CHARLESTON, S.C. (WCSC) - As Dorchester District 2 prepares for students to return to schools later this month, leaders are still dealing with a budget deficit of about $600,000.
One of the biggest challenges they have faced with funding is Act 388, according to DD2’s Chief Financial Officer Allyson Duke.
It was passed 13 years ago, and school districts like DD2 have felt the effects ever since.
Duke said DD2 has missed out on about $85 million since the tax law was passed in 2006.
That’s money that could have gone to hiring and retaining more teachers.
District leaders are hoping Dorchester County Council can help with the immediate budget deficit, but they are ultimately looking to state lawmakers to address the funding issues they believe Act 388 has caused.
“Because Dorchester Two is so heavily residential, almost 50 percent of our tax base is residents, it has had a huge impact on our district,” Duke said.
It’s a common misconception that the taxes on your home go towards school operating expenses, but that money is actually credited back to homeowners because of Act 388.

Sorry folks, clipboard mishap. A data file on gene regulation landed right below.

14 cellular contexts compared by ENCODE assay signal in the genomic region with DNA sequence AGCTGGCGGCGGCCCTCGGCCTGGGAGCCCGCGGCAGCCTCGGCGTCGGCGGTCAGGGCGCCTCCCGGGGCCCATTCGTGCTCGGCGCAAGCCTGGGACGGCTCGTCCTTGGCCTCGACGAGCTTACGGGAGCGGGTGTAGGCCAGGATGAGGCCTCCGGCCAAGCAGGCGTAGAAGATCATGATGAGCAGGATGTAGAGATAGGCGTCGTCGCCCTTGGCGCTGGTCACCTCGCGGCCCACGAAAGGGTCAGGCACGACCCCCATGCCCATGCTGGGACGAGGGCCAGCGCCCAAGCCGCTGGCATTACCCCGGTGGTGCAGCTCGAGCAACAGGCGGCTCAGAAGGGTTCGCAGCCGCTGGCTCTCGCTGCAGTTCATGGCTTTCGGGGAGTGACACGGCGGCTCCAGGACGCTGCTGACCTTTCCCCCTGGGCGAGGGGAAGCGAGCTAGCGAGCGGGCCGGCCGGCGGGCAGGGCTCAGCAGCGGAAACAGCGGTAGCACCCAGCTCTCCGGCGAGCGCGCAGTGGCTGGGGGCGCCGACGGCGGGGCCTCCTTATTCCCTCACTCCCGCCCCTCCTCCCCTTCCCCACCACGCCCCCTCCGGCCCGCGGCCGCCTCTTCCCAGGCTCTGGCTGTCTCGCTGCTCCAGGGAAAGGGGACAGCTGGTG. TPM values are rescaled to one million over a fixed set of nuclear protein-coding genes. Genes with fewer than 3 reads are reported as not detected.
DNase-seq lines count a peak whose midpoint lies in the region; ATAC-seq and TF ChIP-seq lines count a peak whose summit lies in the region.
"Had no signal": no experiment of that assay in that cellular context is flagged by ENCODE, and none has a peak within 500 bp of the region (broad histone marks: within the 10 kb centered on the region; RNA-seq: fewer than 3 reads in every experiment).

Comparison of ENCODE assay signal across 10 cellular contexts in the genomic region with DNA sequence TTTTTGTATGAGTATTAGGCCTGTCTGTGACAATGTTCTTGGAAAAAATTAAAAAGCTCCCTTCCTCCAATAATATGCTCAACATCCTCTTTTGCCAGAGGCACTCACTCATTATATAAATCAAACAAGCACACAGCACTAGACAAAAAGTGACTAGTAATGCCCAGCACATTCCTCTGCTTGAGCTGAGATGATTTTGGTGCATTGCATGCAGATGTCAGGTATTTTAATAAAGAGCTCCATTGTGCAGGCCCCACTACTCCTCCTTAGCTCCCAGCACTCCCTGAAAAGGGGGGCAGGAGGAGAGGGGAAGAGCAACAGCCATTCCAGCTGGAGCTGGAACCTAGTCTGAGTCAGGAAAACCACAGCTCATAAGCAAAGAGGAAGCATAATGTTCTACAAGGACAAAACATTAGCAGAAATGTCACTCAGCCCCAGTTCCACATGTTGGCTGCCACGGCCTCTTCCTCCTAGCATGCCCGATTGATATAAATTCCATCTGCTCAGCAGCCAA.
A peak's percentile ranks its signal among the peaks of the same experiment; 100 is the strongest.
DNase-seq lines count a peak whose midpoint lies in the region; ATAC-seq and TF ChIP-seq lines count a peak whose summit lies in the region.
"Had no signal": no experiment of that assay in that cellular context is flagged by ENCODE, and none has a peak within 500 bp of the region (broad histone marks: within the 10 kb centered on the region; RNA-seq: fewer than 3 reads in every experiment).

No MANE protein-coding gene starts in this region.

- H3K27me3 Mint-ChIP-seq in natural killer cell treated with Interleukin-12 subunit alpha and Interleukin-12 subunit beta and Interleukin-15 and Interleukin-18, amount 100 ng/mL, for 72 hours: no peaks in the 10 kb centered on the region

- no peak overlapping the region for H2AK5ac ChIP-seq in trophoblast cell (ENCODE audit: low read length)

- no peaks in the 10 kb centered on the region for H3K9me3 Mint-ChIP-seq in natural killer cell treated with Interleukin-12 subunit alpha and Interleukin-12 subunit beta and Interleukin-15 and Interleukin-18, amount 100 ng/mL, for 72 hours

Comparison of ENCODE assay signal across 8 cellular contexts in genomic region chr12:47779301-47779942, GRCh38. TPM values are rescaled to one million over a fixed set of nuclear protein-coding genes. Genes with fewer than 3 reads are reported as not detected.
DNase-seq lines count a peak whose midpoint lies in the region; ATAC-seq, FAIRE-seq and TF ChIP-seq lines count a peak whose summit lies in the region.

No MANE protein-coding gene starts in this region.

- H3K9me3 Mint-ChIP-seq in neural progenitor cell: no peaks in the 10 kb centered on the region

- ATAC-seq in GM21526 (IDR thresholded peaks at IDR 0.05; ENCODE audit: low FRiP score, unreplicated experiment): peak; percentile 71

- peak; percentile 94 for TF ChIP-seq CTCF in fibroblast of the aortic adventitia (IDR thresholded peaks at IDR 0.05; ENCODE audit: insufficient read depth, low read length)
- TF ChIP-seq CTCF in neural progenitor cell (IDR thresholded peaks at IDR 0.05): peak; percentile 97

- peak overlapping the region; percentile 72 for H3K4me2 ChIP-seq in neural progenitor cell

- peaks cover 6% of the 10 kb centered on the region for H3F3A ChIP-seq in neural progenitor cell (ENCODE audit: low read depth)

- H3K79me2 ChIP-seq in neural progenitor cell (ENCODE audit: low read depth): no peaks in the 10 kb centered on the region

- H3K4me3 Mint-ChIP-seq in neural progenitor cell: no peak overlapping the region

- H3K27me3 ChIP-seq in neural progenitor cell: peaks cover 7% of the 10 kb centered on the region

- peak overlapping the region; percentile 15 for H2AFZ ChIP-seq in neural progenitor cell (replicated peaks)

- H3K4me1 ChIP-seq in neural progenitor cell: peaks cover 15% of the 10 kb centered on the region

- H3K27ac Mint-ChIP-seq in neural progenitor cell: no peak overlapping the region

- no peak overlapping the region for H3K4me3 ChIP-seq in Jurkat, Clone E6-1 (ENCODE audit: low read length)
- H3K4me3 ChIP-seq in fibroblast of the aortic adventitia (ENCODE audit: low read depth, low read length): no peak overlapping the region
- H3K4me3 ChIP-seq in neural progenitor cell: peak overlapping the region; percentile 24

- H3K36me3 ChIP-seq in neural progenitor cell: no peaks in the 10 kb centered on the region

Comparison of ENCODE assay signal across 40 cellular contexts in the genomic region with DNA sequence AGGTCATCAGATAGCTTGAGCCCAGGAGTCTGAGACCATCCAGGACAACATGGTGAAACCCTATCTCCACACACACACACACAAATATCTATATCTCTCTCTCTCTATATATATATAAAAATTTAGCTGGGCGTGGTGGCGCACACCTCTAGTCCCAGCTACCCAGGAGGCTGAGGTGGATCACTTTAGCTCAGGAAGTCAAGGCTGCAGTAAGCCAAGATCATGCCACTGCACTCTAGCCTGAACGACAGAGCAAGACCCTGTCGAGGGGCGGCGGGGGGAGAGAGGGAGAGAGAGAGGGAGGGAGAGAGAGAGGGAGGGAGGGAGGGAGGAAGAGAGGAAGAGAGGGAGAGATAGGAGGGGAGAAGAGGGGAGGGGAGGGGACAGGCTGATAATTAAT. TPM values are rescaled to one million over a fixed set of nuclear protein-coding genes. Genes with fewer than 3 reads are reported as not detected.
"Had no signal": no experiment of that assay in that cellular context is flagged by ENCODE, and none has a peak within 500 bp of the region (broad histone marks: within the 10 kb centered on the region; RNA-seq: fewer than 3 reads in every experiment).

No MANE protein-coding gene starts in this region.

The tax law was established just before the great recession, and supporters argue it saves homeowners from being taxed out of their homes.
“This law exempted owner-occupied homes from paying operating taxes for local schools, shifting that burden to commercial and other properties. In exchange, the state increased the state sales tax by a penny and agreed to send money back to school districts, theoretically, to make up for lost revenue,” according to DD2 leaders. “The major flaw in this method of funding school operations is the collected revenue from sales taxes are far less than funds from property taxes.”
DD2 leaders have urged community members to contact state legislators to advocate for revisions to or repeal of Act 388.